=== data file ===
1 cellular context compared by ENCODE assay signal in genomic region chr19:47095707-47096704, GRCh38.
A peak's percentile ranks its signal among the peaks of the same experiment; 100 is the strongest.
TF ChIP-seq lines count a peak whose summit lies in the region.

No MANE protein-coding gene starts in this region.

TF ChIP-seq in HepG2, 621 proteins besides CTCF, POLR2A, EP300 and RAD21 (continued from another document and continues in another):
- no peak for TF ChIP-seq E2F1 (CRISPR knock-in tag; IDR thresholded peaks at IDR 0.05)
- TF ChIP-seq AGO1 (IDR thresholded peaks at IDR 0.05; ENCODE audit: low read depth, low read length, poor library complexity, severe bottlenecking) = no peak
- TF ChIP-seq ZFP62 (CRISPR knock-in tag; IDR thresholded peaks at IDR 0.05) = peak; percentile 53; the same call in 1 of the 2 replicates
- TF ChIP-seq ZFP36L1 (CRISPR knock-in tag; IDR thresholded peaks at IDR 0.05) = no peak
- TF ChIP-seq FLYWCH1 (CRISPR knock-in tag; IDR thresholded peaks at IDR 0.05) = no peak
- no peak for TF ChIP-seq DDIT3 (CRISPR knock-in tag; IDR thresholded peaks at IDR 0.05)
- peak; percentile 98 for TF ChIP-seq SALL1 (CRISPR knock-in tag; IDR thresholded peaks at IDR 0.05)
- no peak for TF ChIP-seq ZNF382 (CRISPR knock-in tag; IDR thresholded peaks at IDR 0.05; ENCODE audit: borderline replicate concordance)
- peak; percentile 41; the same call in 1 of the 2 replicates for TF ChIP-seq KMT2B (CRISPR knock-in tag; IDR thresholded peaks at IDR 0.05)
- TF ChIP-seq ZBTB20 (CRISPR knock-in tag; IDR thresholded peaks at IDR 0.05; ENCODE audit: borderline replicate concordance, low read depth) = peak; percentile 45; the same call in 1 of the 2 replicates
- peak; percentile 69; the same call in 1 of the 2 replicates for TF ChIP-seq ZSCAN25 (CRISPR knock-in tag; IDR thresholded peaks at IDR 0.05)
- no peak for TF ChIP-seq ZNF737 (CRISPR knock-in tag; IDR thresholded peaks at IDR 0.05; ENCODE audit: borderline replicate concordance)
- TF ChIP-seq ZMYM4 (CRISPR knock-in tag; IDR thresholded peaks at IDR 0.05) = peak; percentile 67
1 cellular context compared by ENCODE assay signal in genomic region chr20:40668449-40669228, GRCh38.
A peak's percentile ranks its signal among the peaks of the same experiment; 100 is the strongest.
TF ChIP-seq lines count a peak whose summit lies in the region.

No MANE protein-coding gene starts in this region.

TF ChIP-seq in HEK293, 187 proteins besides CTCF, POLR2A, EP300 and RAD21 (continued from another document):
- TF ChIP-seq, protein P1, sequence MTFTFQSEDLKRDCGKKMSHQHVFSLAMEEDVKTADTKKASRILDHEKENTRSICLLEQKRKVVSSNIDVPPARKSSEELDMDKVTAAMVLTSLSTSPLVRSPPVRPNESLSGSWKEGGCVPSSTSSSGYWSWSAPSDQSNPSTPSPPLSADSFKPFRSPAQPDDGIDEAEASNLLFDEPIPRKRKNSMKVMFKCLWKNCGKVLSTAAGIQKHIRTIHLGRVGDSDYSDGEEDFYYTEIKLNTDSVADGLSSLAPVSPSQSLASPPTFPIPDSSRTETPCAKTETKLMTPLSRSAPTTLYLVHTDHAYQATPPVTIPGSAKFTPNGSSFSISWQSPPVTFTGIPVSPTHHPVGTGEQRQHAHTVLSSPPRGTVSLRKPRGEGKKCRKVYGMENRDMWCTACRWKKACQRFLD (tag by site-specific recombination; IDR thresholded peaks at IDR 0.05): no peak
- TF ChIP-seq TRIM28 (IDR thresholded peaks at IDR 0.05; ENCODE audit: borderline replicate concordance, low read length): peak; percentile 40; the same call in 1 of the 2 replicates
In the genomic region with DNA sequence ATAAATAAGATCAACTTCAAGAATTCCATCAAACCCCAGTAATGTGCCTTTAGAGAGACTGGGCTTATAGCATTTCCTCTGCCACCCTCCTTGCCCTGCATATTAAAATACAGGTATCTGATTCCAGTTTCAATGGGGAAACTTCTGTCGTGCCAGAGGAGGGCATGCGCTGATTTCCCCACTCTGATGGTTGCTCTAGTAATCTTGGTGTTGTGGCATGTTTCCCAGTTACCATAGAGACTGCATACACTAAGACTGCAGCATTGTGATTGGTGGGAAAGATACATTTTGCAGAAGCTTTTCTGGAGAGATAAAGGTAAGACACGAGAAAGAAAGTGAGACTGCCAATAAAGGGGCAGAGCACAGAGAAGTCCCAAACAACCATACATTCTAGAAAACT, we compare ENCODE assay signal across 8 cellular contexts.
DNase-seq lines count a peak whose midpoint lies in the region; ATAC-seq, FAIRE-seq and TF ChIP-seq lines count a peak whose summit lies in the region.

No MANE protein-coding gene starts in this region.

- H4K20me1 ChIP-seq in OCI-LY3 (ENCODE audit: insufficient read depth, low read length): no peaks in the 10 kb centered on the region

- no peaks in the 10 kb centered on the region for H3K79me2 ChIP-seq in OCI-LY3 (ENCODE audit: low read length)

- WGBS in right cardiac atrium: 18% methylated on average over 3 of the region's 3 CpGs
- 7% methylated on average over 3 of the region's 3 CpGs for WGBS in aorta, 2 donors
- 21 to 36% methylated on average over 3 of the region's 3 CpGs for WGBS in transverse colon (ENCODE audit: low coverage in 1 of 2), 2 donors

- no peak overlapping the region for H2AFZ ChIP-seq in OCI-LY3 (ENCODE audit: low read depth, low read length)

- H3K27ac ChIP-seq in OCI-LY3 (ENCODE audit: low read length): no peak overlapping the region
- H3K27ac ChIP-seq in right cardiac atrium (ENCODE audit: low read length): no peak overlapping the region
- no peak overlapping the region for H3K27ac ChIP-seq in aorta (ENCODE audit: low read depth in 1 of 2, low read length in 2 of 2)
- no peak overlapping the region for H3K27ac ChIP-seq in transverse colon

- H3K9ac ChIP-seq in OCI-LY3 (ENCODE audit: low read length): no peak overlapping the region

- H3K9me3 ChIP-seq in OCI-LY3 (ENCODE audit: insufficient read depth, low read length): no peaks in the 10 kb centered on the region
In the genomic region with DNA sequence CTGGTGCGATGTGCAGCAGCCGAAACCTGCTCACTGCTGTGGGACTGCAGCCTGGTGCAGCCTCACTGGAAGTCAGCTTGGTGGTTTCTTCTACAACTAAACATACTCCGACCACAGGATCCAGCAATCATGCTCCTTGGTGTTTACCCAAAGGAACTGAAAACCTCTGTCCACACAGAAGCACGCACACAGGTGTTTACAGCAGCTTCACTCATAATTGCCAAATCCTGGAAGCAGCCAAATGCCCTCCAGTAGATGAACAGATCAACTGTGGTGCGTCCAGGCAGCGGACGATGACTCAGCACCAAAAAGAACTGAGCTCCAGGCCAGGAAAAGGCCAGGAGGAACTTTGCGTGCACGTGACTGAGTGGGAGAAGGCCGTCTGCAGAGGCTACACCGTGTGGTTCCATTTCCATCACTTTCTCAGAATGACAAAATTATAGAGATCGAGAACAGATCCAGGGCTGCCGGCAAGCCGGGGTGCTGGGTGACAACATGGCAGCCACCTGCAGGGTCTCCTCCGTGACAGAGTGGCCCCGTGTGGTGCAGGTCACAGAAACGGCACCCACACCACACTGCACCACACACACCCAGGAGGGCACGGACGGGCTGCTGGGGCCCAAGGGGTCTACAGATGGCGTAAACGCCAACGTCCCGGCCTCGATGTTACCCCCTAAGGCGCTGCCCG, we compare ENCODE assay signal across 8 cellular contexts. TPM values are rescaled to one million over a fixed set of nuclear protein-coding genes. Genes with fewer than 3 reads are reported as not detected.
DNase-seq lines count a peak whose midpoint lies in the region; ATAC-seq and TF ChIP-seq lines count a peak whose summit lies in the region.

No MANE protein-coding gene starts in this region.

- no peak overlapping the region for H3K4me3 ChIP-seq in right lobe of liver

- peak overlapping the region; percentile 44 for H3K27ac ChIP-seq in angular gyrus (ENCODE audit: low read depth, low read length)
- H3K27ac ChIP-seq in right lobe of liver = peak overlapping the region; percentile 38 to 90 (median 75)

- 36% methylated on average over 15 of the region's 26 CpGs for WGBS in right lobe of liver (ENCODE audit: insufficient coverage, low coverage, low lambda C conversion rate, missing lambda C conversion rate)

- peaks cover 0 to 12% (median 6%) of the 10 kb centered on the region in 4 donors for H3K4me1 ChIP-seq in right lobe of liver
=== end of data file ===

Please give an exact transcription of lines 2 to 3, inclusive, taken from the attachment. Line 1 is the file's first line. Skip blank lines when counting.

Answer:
A peak's percentile ranks its signal among the peaks of the same experiment; 100 is the strongest.
TF ChIP-seq lines count a peak whose summit lies in the region.